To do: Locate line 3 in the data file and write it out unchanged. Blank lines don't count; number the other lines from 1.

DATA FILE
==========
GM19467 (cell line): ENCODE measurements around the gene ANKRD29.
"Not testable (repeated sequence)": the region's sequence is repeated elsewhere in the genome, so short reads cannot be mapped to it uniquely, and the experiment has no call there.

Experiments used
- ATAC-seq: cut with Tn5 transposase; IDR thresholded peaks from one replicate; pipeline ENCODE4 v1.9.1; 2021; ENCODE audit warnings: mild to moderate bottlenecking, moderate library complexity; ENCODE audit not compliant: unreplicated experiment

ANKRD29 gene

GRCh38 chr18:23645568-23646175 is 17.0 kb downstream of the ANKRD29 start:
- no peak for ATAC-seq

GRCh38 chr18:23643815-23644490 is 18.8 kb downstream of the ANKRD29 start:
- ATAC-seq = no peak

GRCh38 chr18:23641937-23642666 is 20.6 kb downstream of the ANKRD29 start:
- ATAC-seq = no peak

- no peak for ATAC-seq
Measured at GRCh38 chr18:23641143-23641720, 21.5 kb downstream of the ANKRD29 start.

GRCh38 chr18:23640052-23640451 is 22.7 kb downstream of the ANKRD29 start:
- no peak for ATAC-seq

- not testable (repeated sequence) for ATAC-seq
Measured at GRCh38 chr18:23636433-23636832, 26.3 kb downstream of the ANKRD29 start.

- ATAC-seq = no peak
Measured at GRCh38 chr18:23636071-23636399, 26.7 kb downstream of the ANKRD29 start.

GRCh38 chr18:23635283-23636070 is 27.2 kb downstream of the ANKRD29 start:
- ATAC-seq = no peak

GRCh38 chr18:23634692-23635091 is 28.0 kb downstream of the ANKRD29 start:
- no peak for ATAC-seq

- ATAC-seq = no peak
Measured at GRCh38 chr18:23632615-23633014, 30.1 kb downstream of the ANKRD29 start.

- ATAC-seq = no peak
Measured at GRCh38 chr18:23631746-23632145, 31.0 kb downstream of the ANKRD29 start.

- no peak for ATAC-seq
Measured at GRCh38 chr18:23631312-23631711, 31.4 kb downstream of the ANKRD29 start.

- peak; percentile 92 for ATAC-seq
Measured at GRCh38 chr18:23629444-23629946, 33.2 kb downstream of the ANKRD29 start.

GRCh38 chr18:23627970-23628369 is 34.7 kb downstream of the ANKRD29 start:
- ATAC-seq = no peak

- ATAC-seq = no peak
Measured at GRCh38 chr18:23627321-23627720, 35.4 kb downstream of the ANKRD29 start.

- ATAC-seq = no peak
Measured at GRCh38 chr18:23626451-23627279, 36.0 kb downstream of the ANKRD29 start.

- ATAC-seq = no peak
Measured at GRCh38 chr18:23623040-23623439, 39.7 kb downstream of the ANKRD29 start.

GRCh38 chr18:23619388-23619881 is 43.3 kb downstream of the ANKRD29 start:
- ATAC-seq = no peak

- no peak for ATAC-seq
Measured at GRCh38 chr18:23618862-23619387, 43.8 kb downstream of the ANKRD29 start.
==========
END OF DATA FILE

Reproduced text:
Experiments used